What’s especially interesting is that there are puzzles. Even outside the puzzle of figuring out the other family members’ stories, there are safe combinations to find or deduce, doors to unlock, and secret routes to discover. That the puzzles aren’t particularly difficult doesn’t mean they don’t exist. Not every game needs to be mentally taxing. Playing Gone home is a meditative experience.

The integration of player behavior into that characterization

One thing that goes overlooked is that Caitlyn Greenbriar is NOT a blank slate. Every action the player takes is explained in-game. It’s a cute trick but it’s one I wish I saw more often. Things that you don’t normally think about in the context of a video game – turning off the lights when you leave a room, for example, are contextualized as things that Caitlyn does normally. In fact, there’s a jarring moment that I keep seeing people complain about where Caitlyn actively puts an item down and refuses to pick it up again. Every other item in the house, from cushions to pens, you can pick up and examine. This one item the game will only let you pick up once – and it doesn’t even let you examine it for long. It’s a cute way of playing with the player – they think that their in-game avatar is obeying them when they discover that it’s actually the other way around.

Other games do this too, but it virtually always ends up being in the context of violence. “You were shooting all those people and you thought it was just because that’s the way the gameplay works but your character was actually [an unrepentant murderer|being mind controlled|trapped in their own fantasies]!” Gone home removes that and as a result it’s a more interesting statement, to my mind.

The sense of unease

People keep claiming that Gone home was marketed as a horror game – I certainly never saw any of that. But it’s undeniable that there’s a metagame going on here. It’s a game that actively draws on horror tropes and plays into the player’s knowledge of those tropes. Someone who had never seen a scary movie or played a scary game probably wouldn’t notice, but the way the game plays with player’s perceptions to create a sense of unease helps to put the player in Caitlyn’s shoes. There are so many moments of mystery, where it’s not really clear what is going on, that even up to the final moments of the game you’re never quite comfortable.

It’s made all the stronger by the fact that the explanations are all there. If you pay attention you can find out why the lights are flickering (is it the ghost of uncle Oskar or is there a mundane explanation?). That doesn’t make it less creepy and the first time through there were times where I was actively frightened.

Recommendation

Gone home is great. I love it and I recommend it widely. It’s a great game for fans of visual novels and interactive storytelling. I frequently go back to the idea of recommending “gateway” genre novels to non-genre fans. Gone home can serve the same purpose with video games. It’s not a visual novel, it’s definitely a game, but the story is a novel one.*

*Sometimes I enjoy my own jokes a little too much.

On the legitimate criticism

By “legitimate criticism” I mean criticism that doesn’t center around whether Gone home got unfairly high review scores despite being “not a real game” because of the elaborate left-wing conspiracy between game journalists and feminists. Also, criticism that doesn’t center around a story that is trying to “push [thematic material that certain politico-religious groups find objectionable]”.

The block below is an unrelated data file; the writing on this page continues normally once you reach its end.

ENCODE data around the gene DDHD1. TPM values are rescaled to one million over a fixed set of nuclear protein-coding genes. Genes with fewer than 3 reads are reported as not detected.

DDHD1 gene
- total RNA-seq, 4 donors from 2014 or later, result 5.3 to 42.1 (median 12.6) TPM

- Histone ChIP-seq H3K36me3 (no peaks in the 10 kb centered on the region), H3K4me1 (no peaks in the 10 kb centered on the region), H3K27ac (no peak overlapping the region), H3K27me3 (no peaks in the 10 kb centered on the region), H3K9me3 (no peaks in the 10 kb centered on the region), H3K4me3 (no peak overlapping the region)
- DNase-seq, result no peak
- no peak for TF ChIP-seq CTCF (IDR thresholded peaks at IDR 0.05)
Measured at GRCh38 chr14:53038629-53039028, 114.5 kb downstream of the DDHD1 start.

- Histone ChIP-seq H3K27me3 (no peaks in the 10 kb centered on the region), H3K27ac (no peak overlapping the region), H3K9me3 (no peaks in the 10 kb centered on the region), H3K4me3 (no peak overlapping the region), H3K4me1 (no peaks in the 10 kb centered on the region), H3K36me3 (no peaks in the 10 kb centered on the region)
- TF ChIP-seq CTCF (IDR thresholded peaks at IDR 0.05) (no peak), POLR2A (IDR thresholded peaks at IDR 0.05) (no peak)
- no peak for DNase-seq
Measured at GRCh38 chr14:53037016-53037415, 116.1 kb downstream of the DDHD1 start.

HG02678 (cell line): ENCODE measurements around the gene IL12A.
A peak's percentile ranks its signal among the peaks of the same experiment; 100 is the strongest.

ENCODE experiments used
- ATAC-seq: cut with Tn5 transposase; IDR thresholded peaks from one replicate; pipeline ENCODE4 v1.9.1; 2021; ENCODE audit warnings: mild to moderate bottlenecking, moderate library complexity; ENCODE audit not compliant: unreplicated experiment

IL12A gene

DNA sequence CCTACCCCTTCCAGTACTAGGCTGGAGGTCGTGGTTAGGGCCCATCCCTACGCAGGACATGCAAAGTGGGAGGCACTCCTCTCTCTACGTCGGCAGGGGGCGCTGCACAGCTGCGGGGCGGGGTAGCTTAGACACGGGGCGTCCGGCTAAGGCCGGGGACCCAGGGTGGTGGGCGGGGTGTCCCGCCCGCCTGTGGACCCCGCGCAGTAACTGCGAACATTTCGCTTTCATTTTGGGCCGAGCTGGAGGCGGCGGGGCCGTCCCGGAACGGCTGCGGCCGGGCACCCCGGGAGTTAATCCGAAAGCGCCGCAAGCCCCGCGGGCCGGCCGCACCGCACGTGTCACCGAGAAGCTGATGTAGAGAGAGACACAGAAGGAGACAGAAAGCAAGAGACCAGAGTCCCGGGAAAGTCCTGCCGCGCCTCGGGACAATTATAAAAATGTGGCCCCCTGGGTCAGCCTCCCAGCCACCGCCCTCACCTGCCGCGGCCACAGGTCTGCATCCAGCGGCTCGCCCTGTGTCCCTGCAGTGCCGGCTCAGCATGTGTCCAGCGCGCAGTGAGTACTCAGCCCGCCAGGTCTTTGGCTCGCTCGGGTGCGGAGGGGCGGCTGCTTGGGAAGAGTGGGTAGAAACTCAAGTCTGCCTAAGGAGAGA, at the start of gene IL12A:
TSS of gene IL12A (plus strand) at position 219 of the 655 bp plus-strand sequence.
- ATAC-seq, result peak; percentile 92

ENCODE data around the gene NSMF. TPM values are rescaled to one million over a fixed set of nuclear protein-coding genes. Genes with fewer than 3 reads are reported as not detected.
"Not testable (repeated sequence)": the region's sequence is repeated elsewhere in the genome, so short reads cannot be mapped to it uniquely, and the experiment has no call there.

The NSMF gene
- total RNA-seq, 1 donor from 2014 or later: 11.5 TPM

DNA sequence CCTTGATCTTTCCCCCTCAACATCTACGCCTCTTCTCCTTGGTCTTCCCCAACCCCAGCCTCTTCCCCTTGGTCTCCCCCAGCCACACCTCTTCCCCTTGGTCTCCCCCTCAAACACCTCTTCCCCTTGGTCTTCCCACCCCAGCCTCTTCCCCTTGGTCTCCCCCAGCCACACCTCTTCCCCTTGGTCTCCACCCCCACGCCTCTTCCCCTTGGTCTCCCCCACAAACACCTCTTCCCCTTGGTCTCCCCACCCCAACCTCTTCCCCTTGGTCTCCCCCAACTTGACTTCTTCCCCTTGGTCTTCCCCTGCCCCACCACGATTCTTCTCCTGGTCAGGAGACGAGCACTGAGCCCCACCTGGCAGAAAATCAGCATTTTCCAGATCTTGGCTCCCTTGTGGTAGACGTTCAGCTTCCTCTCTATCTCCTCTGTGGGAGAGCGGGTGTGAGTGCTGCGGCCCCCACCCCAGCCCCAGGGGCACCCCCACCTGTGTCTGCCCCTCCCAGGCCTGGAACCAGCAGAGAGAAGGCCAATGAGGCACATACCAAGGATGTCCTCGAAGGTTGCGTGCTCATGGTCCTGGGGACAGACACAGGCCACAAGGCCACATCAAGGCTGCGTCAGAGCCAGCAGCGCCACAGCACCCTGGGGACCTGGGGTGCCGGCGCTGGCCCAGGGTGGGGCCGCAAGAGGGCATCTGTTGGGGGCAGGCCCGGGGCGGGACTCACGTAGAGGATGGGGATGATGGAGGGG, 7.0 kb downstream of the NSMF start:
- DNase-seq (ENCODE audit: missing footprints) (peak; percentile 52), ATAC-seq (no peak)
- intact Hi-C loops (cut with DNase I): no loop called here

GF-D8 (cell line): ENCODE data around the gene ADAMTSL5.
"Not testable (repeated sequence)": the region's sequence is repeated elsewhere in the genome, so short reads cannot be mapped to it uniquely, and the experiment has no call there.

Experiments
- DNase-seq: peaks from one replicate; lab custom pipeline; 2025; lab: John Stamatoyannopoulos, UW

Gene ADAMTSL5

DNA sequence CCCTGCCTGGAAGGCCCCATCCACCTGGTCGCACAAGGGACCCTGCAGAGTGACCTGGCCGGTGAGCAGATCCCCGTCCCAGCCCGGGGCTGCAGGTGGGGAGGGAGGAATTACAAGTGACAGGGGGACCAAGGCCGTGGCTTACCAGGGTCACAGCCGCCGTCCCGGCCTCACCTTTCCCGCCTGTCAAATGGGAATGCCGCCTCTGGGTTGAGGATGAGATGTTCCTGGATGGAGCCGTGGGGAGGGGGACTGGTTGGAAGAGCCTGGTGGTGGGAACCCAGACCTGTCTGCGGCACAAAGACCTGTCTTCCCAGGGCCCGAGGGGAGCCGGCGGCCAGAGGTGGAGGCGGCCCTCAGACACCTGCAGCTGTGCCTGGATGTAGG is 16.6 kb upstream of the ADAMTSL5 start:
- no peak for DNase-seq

Much of this criticism ends up becoming meta-criticism (i.e. “Gone home is not a perfect recreation of the 90s like [critic] stated because it’s yet another story about an upper-middle class white family). I’ve seen some of this criticism levelled against the game itself – and it’s true. For all that the Greenbriar house attempts to be the Platonic ideal of a 90s home there’s no sign of Biggie or Tupac. I can understand those critics and I think they do have a valid point but I think that runs pretty close to criticizing a game for not being something that it’s not trying to be. Gone home has a very tightly focused story. It’s definitely worthwhile to criticize games for being underinclusive but that’s really a criticism of the genre or the industry as a whole. Not every story has to be everything for everyone. That being said in the case of Gone home there’s an argument that it’s tacitly whitewashing the frequently highly visible racism of the riot grrl movement. It’s not an argument I find particularly damning of Gone home but it’s a nit that one could pick.

The other major “real” criticism is the way the plot develops. As a result anyone not wanting to know how the plot resolves should avoid reading the rest of the post after the asterisks.

***

I’ve seen a lot of people decry how “neatly” everything wraps up – that all of the stories have happy endings and that in the “real world” things would not have ended as well as they did. Putting aside that Uncle Masan’s story does not, in fact, end happily and that it’s pretty clear that Sam’s life is definitely not going to be easy going forward, the majority of the plot threads (and indeed, Sam’s especially) resolve on a highly sentimental note. I don’t think there’s a problem with that. The same thing happens in The right mistake, a book about racism, urban poverty, and attempting to break free of the cycle of violence and overcome a dark past – but nobody argues that Walter Mosely thinks that that’s how easy it is in the “real world”. Once again, Gone home is a meditative experience and a more “realistic” ending would almost certainly have required some sort of violence (not on the part of the player, but as it stands there’s not any violence in the narrative at all). While I was constantly worried I was going to come across the aftermath of shinjuu and the game played with those expectations very well that kind of an ending would have ruined the experience for me. So while I can understand the desire not to be overly optimistic about the fate of a survivor of child sexual abuse^ or a Queer teen in the 1990s that’s not the kind of story this is.

If you think a happy ending is somehow “lying” to the player then this will probably bother you but for me (and for plenty of other Queer and non-Queer people who have commented on this aspect of the came) it’s refreshing to see a game deal with these themes that doesn’t end tragically. It’s not that dissimilar from what Simon Callow had to say about why he liked his character in Four weddings and a funeral – at the time all of the gay characters in movies ended up dying of AIDS, and he enjoyed that Gareth was a gay character in a movie who died of Scottish dancing.

^If you haven’t played the game and are concerned: this is never mentioned and it’s not even heavily implied. It’s something you have to piece together from several very vague pieces of information so it shouldn’t be upsetting for people who are sensitive to that sort of thing (and I know I am). The developers have confirmed that is the correct interpretation of those clues.